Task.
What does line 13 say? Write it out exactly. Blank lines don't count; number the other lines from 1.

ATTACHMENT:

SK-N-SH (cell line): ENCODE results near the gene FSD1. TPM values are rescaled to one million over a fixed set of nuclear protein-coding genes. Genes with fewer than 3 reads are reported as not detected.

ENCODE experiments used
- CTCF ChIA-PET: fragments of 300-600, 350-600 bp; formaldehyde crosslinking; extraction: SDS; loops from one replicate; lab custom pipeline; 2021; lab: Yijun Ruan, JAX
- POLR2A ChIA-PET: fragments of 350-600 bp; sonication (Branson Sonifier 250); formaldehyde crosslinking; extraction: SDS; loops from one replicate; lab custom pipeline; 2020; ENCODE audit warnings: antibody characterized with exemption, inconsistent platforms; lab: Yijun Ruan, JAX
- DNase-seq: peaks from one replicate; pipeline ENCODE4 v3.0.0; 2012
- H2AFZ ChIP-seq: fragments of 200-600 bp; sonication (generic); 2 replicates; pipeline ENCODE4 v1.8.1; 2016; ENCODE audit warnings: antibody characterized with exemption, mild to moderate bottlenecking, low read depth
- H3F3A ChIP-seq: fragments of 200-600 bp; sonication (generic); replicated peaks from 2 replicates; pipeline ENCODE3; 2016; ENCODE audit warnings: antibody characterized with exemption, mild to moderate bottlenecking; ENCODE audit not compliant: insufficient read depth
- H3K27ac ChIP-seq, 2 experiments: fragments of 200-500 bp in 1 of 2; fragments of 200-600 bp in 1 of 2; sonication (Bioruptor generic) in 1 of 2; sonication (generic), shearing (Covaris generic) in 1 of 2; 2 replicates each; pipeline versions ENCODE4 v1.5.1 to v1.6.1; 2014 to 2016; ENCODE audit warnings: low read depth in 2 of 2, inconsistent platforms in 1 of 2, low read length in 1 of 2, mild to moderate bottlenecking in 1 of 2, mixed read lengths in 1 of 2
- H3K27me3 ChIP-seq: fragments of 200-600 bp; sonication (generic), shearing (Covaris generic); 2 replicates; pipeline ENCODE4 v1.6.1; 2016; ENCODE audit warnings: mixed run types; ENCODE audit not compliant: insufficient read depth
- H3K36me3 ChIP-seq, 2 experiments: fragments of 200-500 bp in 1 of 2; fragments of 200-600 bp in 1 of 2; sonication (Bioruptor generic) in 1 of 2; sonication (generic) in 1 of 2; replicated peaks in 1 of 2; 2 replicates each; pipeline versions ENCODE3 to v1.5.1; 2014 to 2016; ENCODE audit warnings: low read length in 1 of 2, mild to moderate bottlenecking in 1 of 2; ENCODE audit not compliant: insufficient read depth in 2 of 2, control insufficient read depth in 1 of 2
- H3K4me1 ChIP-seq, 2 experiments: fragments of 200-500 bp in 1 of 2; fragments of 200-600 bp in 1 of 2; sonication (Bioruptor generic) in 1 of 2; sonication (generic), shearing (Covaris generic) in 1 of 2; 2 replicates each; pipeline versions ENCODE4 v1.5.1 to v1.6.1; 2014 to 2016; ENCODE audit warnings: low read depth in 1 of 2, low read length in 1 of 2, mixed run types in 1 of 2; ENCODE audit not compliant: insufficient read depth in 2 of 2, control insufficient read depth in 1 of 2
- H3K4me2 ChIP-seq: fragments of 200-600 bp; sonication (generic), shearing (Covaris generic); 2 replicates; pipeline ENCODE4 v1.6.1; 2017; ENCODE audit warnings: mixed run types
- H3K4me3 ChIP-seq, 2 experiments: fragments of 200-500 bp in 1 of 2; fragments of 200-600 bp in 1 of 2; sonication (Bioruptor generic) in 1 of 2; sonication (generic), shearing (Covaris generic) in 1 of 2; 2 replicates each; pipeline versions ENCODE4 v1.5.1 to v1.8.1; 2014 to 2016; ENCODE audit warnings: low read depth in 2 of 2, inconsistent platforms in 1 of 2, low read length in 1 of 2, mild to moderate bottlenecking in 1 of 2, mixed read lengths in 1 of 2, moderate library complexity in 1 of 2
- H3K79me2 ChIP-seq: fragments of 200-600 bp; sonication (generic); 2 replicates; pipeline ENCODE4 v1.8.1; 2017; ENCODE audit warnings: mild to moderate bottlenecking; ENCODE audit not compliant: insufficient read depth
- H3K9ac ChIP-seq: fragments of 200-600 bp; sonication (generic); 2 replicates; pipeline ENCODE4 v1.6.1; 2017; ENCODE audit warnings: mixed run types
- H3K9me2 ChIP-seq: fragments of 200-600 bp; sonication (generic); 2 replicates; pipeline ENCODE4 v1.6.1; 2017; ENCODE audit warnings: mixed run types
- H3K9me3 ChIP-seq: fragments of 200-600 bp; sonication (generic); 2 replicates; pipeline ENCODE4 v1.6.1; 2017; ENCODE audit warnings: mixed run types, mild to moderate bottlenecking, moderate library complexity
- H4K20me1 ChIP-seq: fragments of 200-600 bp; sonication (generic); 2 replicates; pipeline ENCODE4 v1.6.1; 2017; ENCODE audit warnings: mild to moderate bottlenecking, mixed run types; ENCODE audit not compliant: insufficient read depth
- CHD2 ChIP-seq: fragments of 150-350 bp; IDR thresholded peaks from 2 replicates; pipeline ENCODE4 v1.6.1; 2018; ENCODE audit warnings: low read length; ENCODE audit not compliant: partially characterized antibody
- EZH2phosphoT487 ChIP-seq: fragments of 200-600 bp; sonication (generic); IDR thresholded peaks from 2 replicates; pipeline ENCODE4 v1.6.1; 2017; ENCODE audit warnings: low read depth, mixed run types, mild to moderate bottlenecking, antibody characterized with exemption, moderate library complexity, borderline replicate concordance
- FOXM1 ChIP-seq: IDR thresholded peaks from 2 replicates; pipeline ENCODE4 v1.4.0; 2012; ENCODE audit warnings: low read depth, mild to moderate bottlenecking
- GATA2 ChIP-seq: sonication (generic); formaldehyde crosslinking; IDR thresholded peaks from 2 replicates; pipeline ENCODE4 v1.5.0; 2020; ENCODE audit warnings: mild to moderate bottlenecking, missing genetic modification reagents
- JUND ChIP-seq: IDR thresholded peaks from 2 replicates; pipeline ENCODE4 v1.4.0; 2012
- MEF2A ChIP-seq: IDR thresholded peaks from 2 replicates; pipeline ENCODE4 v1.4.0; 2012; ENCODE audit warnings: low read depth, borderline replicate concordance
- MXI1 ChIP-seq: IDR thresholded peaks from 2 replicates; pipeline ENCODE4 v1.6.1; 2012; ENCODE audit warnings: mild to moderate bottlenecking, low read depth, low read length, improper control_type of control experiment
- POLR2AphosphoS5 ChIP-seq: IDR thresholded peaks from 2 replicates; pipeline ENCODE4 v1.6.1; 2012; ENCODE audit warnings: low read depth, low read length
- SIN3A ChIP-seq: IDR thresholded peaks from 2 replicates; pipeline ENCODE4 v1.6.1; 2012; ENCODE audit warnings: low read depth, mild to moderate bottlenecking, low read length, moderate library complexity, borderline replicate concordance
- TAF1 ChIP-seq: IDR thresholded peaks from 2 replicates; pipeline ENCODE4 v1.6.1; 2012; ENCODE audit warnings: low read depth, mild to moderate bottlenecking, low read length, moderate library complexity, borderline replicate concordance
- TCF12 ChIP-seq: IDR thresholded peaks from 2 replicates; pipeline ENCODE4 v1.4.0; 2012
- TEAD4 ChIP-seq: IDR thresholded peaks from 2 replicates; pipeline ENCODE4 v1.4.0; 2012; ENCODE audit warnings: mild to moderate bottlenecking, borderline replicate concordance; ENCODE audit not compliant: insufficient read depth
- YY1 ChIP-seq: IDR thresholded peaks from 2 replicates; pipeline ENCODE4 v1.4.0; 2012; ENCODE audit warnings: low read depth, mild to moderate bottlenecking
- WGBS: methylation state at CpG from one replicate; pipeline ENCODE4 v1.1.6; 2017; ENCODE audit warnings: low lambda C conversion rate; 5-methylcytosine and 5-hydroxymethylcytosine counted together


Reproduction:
- H3K4me3 ChIP-seq, 2 experiments: fragments of 200-500 bp in 1 of 2; fragments of 200-600 bp in 1 of 2; sonication (Bioruptor generic) in 1 of 2; sonication (generic), shearing (Covaris generic) in 1 of 2; 2 replicates each; pipeline versions ENCODE4 v1.5.1 to v1.8.1; 2014 to 2016; ENCODE audit warnings: low read depth in 2 of 2, inconsistent platforms in 1 of 2, low read length in 1 of 2, mild to moderate bottlenecking in 1 of 2, mixed read lengths in 1 of 2, moderate library complexity in 1 of 2